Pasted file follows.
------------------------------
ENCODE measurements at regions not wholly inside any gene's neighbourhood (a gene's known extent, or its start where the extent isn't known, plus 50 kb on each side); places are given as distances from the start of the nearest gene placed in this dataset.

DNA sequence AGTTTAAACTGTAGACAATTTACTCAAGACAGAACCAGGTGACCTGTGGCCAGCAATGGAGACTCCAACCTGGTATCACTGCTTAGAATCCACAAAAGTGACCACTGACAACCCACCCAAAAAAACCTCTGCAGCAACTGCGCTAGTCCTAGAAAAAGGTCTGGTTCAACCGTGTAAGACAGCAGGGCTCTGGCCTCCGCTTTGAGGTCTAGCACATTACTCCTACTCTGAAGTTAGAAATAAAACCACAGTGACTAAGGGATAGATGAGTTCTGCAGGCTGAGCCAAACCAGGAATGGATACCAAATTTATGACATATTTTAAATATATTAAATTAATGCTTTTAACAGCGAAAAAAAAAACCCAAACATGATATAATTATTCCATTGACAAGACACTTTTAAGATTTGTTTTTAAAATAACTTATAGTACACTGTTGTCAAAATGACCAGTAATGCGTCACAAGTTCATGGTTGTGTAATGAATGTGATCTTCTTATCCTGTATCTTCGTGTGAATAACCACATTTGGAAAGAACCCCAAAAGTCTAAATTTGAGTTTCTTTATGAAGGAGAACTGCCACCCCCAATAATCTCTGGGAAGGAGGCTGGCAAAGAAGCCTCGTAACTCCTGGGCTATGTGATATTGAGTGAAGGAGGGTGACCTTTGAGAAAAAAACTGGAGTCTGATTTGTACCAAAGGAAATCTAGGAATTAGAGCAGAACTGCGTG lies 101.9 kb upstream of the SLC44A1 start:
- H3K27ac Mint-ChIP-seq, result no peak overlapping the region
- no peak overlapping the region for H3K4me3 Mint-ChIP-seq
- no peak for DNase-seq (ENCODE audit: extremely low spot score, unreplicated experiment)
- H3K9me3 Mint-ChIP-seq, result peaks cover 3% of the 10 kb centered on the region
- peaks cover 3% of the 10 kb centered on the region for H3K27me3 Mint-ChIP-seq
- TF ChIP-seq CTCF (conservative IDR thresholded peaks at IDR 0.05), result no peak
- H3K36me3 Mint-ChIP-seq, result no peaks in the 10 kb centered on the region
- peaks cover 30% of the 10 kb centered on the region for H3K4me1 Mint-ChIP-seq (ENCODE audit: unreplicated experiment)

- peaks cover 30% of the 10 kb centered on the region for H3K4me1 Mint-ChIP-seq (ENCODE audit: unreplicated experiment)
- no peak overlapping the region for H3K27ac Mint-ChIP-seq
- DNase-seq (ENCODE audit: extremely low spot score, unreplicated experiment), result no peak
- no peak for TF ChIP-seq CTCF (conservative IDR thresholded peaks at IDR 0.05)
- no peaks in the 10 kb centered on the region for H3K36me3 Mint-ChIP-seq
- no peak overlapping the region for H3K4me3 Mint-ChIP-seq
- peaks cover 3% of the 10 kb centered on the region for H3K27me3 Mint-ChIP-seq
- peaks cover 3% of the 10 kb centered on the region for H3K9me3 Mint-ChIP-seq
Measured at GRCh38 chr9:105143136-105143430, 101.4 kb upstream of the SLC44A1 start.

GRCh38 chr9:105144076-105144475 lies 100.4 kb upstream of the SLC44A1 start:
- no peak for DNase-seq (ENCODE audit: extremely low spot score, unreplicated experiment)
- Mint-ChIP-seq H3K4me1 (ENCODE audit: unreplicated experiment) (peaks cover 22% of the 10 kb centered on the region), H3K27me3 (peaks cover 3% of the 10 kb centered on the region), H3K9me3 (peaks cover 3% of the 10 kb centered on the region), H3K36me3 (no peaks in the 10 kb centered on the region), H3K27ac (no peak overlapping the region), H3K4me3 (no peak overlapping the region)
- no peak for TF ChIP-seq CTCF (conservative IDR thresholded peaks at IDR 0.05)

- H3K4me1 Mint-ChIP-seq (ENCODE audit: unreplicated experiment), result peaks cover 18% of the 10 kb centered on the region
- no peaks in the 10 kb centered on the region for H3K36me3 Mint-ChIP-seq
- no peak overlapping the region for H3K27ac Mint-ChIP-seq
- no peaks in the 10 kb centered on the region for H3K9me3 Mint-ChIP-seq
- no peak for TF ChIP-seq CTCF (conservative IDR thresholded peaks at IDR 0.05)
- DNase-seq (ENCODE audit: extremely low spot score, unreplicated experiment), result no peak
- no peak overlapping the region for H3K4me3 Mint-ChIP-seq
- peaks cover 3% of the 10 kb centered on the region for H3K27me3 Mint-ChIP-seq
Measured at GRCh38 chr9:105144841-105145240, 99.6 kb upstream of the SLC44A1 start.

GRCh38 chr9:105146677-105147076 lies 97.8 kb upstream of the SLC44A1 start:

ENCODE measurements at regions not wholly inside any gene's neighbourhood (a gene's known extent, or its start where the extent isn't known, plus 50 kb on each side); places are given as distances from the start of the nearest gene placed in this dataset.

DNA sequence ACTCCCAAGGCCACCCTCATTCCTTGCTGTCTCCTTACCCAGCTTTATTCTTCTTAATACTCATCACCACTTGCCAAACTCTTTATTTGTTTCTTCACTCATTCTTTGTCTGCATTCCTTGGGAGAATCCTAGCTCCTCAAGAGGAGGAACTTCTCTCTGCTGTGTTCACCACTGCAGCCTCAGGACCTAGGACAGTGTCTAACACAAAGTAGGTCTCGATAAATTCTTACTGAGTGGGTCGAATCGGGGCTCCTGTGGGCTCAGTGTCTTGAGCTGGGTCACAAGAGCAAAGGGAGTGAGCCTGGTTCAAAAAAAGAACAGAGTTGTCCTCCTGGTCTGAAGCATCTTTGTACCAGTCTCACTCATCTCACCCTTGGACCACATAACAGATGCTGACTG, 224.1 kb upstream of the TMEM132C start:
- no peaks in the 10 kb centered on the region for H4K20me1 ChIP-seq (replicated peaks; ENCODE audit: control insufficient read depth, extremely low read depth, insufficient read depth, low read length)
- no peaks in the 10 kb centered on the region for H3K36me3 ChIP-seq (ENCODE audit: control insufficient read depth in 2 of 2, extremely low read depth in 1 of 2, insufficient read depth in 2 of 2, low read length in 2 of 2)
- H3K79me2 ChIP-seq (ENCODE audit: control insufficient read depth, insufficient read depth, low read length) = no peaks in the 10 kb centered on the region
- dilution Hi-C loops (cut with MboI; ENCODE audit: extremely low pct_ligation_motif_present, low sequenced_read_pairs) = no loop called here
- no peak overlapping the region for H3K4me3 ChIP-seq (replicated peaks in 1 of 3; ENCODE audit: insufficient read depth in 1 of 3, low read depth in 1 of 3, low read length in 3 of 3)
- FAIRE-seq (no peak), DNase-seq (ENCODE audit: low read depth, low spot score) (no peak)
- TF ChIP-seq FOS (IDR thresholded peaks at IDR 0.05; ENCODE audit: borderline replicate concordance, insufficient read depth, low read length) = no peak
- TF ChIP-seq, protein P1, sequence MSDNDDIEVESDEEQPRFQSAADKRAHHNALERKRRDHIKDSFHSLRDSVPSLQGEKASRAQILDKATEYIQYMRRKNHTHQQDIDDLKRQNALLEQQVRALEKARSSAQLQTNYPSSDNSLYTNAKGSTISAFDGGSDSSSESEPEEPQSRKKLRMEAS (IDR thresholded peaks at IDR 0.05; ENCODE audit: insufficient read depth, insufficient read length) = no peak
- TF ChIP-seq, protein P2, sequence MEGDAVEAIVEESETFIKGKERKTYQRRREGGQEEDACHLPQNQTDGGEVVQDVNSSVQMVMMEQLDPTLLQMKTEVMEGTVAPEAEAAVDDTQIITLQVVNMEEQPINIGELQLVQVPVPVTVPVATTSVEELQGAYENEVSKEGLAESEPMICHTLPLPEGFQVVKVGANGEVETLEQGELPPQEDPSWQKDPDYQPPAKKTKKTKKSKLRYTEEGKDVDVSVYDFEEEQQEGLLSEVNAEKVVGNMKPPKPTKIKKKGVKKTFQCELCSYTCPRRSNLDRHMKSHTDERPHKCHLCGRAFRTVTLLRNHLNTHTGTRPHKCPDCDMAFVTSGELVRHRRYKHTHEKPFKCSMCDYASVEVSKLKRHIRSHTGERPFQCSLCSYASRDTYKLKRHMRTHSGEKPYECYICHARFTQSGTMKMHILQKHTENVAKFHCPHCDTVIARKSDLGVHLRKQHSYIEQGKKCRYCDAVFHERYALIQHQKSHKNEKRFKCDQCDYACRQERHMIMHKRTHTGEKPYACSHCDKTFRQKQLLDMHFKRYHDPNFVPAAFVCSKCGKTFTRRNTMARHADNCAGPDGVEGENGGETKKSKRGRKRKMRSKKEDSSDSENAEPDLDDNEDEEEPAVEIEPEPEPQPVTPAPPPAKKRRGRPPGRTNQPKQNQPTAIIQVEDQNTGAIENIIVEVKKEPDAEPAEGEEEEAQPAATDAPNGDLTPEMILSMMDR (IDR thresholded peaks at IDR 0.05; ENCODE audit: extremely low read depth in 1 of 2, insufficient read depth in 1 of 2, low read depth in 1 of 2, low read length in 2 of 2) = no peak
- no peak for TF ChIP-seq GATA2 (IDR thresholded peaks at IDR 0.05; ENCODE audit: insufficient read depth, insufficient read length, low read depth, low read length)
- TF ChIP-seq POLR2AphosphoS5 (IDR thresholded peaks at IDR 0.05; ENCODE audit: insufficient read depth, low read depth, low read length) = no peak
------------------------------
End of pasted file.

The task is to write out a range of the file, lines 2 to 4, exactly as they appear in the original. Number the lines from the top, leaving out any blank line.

DNA sequence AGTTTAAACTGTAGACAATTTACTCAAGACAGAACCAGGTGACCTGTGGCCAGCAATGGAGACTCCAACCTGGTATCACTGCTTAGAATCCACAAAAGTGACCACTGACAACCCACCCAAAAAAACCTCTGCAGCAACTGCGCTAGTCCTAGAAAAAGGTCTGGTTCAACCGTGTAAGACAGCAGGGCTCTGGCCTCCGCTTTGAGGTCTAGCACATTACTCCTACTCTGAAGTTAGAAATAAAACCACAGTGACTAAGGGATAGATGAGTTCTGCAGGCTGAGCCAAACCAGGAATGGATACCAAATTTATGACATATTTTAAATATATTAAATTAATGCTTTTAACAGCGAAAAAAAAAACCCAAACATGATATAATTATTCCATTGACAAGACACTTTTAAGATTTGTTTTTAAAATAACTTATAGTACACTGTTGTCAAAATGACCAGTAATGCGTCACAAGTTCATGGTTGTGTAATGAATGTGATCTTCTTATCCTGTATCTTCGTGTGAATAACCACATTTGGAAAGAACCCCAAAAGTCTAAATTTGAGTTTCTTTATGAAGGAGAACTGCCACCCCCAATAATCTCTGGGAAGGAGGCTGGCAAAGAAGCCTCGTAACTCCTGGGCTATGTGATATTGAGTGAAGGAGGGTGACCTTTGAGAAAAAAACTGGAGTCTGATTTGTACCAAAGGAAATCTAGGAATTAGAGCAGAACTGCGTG lies 101.9 kb upstream of the SLC44A1 start:
- H3K27ac Mint-ChIP-seq, result no peak overlapping the region
- no peak overlapping the region for H3K4me3 Mint-ChIP-seq